ACLU Accomplishments

When YOUR rights are on the line… the ACLU is there.

For nearly one-hundred years, the ACLU has been at the center of one critical, history-making court case after another, participating in more Supreme Court cases than any other private organization.

And whether we’re standing on principle before the highest court in the land or in state and federal courthouses across America (our network includes affiliates that are active on-the-ground in all 50 states), the ACLU wins far more often than we lose.

The key to nearly ten decades of defending our most fundamental rights and freedoms is our vast, nationwide network of citizen activists. Every landmark victory and courtroom win is empowered by over 1.5 million card-carrying ACLU members who support and sustain our vital work.

Here are just a few of our civil rights victories from the last nine decades:

A Full-Court Press Challenging the Trump Administration in 2017: During Donald Trump’s first year in office, the ACLU has filed 56 lawsuits challenging his administration’s assault on the Constitution and the rule of law. These suits cover a wide range of issues including immigrant rights, reproductive freedom, and discrimination against the LGBT community.

Halting the Trump Transgender Military Ban in 2017: A federal court granted the ACLU’s request for a complete halt to implementation of the president’s directive banning transgender service members from serving in the military while our lawsuit challenging the ban moves forward.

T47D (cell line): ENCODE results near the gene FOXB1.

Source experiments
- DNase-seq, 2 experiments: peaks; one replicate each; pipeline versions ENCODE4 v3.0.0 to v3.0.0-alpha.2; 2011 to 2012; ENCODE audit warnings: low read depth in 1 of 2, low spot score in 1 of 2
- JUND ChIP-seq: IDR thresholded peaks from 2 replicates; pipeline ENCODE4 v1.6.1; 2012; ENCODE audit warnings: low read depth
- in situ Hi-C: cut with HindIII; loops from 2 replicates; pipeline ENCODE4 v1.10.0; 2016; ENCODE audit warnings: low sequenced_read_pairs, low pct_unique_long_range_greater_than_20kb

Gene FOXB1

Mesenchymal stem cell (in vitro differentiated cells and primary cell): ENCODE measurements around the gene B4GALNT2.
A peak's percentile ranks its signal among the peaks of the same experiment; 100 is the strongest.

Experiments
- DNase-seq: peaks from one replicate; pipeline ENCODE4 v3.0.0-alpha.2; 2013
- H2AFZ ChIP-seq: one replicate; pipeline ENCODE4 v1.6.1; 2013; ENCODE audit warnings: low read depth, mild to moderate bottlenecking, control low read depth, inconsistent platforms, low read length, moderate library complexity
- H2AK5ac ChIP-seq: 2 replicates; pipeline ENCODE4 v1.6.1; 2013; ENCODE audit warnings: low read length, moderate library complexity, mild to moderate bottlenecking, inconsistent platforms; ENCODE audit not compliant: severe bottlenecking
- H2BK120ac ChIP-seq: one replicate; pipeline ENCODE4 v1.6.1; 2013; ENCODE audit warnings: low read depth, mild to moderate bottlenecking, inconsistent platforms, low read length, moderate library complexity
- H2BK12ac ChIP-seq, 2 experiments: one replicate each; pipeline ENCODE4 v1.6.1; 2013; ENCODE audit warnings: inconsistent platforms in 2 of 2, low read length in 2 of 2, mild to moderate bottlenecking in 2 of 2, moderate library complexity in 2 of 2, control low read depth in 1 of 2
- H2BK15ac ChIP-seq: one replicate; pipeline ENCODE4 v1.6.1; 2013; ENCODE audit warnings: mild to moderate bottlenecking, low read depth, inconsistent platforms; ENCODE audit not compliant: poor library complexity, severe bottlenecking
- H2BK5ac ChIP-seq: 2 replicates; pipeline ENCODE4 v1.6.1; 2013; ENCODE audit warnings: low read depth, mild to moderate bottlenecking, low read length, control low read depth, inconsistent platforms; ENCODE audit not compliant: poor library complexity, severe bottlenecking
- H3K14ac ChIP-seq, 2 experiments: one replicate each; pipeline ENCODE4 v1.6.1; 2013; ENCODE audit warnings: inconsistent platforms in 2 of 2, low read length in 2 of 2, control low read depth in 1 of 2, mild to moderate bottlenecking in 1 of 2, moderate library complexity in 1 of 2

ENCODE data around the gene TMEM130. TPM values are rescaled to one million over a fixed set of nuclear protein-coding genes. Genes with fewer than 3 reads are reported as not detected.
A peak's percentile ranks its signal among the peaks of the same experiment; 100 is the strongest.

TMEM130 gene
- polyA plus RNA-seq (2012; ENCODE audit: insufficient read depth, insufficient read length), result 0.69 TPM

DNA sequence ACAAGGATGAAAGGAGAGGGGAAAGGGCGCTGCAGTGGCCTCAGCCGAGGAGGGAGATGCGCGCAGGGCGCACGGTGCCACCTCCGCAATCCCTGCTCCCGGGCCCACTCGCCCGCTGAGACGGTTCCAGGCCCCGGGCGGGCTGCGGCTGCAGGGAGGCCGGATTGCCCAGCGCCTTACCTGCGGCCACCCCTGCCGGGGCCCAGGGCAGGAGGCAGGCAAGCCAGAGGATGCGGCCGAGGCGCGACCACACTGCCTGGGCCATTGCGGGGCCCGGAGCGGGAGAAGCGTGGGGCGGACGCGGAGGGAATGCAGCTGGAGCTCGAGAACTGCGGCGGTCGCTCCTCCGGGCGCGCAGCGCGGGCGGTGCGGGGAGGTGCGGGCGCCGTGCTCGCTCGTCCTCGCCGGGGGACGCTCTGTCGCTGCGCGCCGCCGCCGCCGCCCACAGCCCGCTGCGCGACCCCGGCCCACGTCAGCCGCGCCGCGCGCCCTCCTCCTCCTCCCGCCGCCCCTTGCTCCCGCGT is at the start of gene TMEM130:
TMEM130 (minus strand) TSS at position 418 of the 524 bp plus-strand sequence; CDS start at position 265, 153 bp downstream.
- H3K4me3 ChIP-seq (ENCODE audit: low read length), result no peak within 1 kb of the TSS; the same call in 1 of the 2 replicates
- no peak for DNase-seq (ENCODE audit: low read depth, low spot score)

Challenging Trump’s Muslim Ban in 2017: The day after Donald Trump issued his Muslim Ban, the ACLU enjoined it in court. When he revised it, we again shot it down—with the full 4th Circuit ruling 10–3 in our favor and describing President Trump’s order as “drip[ping] with religious intolerance, animus, and discrimination.” We also won a decision that Trump’s Muslim Ban 3.0 was unconstitutional. However, in June 2018 in a companion case brought by the state of Hawaii, the Supreme Court upheld the third version of the ban. This ruling will go down in history as one of the Supreme Court’s great failures. The ACLU will continue to push Congress to end the ban once and for all.

A Landmark Voter Suppression Decision in 2016: The ACLU won a landmark voting rights case when a federal appeals court struck down North Carolina’s harsh voter suppression law — which imposed a voter ID requirement, cut a week of early voting, and eliminated same-day registration. The court ruled that the law was enacted with discriminatory intent and with “almost surgical precision” targeted African-American voters.

The Fight for Freedom to Marry in 2015:
In 2015, after decades of effort, the ACLU won a landmark Supreme Court victory in Obergefell v. Hodges, which made the freedom to marry the law of the land. This remarkable breakthrough came two years after our victory in Windsor v. United States, which brought an end to the Defense of Marriage Act (DOMA) and set the stage for a string of state-by-state victories that paved the way for winning the freedom to marry nationwide.

Standing Up for Voting Rights in 2014:
The ACLU went to court and successfully overturned extreme Voter ID laws in Pennsylvania and Arkansas — part of the ACLU’s ongoing drive to protect vulnerable voters from voter suppression efforts targeted at people of color, the poor, the elderly and students.

Defending Reproductive Rights, 2011-2015:
The ACLU is a nationwide leader in fighting back against ongoing and persistent attacks on reproductive rights. As the only pro-choice organization with lawyers and advocates on the ground in all 50 states, the ACLU works to ensure access to birth control and abortion for women who often have nowhere else to turn. Over the last five years, our advocates have helped block over 300 laws aimed at restricting reproductive rights.

Helping LGBT Americans Serve Openly in 2010:
In a landmark court win, an Air Force major discharged because of her sexual orientation was reinstated, contributing to the eventual repeal of the discriminatory and unconstitutional “Don’t Ask, Don’t Tell” policy.